by Dean S. Goldman, president, Goldman & Associates Public Relations
We all know that life can change, dramatically, in an instant.
It’s true for business, too. In a flash, an operational error, a misguided decision, actions by a disgruntled former employee, or myriad other possibilities can catapult your company from its normal daily routine into a full-fledged crisis.
Ironically, this emergency all too often generates another kind of crisis‚ one that can be equally devastating to your business. For when an emergency hits, the media can swarm, literally, to your door. Reporters armed with cameras, microphones, and note pads will be looking for fast information and the best pictures, sounds, and quotes to meet their rapidly-approaching deadlines.
Don’t expect that you can stall the media or avoid them outright by withholding comment or telling them you’ll talk later. The reporters will simply look for information from sources other than yourself‚ information that may not be accurate and almost certainly will not convey your message in the way you wish to express it.
Communicating effectively in the minutes and hours that follow a crisis is vital not only for getting through the immediate situation, but also for how well your business survives the crisis into the future. Whether your company directly serves consumers or provides services or products to other businesses, it’s important to recognize that you have many “publics.”
These publics include your customers, your employees, the news media, the public as a whole, investors or shareholders, and‚ depending on exactly what your business is‚ governmental and trade agencies. Any negative impressions these publics form as the result of poorly handled crisis communications could take literally years to overcome, with the costs, direct and indirect, to your business being very high. By the same token, well-planned and executed crisis communications can keep your company prospering during and after the emergency.
Think about it. After an oil tanker ran aground and began spilling thousands of gallons of oil into Prince William Sound in 1989, Exxon’s slow response to provide information, and its chairman’s initial outright refusal to talk to the news media and subsequent poor performance in interviews, caused the phrase “Exxon Valdez” to become synonymous with corporate irresponsibility.
On the other hand, Johnson & Johnson’s quick move to alert and continually inform the public during its 1982 Tylenol tampering crisis is widely credited as the reason the company not only weathered the emergency, but flourished afterwards. In fact, Tylenol sales ultimately increased.
Many companies have plans for how to operate in an emergency situation. But all too few have guidelines for communicating during a crisis. If your business doesnít have this kind of plan, make it a priority to develop one. A number of companies use their in-house public relations teams or work with outside public relations firms to devise crisis communications plans. If these are not options for your business, you can still develop a basic plan by following these steps:
- Hold a staff meeting with at least one representative from all aspects of your company, from operations to customer service to administrative and other functions. Brainstorm to identify the types of scenarios that could arise as emergencies for your company.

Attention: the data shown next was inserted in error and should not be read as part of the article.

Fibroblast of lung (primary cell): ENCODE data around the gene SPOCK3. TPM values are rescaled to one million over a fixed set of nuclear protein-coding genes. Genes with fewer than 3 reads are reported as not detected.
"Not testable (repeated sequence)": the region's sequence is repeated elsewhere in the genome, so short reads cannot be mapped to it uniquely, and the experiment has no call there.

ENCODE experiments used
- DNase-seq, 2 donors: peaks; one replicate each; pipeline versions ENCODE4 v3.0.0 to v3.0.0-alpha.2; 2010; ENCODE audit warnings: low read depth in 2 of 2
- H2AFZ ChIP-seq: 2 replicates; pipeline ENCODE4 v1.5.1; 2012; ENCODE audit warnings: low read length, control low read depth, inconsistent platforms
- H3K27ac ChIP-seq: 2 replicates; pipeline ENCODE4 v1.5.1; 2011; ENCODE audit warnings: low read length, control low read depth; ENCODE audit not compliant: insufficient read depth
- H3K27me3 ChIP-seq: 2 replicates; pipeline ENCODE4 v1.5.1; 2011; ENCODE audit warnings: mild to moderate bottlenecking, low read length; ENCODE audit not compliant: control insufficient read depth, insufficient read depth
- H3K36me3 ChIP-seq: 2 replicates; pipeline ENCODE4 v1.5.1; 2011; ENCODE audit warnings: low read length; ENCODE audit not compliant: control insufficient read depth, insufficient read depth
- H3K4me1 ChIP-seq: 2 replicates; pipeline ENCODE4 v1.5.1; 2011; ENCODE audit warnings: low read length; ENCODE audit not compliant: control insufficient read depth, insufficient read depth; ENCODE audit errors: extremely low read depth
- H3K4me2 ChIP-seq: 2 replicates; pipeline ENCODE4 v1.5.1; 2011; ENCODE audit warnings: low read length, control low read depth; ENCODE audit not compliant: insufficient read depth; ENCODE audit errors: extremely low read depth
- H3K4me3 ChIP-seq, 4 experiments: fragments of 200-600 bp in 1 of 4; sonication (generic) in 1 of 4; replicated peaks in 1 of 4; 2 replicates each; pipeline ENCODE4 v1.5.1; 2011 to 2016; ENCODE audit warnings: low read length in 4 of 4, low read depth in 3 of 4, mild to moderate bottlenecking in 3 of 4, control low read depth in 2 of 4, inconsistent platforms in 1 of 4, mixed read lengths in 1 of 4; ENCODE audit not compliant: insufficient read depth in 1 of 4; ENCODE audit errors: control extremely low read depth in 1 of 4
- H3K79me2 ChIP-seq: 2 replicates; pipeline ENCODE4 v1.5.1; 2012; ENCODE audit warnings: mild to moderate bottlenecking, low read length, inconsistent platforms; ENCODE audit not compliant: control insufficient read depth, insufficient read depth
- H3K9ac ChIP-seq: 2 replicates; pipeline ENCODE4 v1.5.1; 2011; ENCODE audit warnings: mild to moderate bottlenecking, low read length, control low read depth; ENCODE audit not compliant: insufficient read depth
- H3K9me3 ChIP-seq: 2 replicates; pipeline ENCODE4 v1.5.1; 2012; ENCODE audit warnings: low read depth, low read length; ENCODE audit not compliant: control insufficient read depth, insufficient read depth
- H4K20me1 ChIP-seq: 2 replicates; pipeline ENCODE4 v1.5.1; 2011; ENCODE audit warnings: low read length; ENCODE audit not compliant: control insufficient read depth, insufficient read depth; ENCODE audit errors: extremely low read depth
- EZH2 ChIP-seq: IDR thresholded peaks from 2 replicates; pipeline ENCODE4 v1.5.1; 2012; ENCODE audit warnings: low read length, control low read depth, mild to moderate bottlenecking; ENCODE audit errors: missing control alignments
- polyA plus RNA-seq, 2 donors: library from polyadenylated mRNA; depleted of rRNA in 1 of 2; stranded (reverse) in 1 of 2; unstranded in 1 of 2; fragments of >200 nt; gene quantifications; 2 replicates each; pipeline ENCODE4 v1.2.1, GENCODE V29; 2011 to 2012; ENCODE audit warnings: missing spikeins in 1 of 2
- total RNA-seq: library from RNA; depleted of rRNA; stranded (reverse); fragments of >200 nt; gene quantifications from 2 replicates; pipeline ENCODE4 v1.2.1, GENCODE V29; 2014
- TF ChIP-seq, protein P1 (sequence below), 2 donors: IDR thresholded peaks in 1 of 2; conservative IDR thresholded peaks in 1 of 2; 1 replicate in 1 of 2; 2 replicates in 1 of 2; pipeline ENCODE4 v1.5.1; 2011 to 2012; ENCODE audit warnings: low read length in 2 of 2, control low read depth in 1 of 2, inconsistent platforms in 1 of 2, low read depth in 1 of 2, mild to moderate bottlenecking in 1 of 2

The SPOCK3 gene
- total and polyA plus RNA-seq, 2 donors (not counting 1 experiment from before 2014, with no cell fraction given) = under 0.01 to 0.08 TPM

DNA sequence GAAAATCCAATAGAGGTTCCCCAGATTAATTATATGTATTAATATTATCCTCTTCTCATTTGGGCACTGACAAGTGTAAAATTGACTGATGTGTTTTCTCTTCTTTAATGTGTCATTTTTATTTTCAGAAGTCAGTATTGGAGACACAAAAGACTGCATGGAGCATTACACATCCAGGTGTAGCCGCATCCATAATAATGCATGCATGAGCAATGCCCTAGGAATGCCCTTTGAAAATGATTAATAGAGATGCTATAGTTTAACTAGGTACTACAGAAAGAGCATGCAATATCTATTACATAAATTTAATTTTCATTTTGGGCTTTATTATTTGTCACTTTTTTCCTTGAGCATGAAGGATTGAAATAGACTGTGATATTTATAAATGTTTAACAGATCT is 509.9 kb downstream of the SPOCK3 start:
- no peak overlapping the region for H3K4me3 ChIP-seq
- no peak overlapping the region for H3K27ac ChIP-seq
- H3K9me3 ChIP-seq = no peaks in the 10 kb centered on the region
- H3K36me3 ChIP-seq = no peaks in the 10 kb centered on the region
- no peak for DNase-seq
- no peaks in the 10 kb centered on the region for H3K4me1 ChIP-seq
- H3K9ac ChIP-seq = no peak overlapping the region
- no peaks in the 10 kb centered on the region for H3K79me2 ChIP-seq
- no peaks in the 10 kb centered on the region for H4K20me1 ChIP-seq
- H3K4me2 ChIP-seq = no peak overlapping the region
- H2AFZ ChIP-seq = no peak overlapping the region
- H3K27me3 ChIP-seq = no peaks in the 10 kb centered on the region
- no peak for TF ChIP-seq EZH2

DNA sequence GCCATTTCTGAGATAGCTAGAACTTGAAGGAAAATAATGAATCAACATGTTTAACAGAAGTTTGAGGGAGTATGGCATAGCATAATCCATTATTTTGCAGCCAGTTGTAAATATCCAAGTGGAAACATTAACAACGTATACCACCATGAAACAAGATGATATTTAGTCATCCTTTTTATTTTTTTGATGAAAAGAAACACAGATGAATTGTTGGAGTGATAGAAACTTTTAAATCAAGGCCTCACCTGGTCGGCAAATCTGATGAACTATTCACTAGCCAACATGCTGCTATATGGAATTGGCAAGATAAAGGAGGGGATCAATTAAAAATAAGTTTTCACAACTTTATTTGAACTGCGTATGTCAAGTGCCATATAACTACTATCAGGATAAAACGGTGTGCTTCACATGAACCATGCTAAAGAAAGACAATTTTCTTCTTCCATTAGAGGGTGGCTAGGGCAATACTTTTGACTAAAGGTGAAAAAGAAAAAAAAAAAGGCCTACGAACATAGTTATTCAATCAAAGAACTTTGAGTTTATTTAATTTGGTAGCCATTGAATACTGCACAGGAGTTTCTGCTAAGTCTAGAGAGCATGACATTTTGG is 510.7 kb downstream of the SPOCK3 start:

- Identify who your “publics” are. Customers, employees, the news media, and the general public are among them, but are there others?
- Decide who the company’s spokespeople would be during a crisis. Limit the number of spokespeople to one or two; ideally, they should be top executives with the company.
- Make sure that your spokespeople are highly accessible at all times during the crisis. Keep in mind that they may need to be reachable 24 hours a day.
- Consider using your company’s web site as a place to post statements and information. If you decide to do so, work with your IT people now to make sure the site will function properly for this purpose.
- Think through the kinds of questions each “public” would likely have for each of the emergency scenarios you’ve identified. For example, the news media will ask the “what, when, and why” facts of the situation and they’ll question you about any negative consequences. Employees would want to know how their jobs are going to be affected. Have your designated spokespeople practice giving answers to the questions.
- Keep in mind that it’s best for some of your publics, including your employees and customers, to receive information about the crisis directly from you rather than through the news media. Plan for how you can quickly disseminate information to them. In a small company, a staff meeting and phone calls to key customers may be all that’s required. Larger organizations may need to communicate through e-mail and other avenues.
- Once you’ve developed your crisis communications plan, educate everyone in your company on it. In particular, make sure that all employees know who the designated spokespeople are and how to quickly reach them in a crisis. Also be sure that staff realizes that all questions are to be referred to the spokespeople.
Invest some time in developing your company’s crisis communications plan now. This way, if your organization ever does face an emergency, you’ll be ready not only to weather the storm, but to sail successfully into the future afterwards.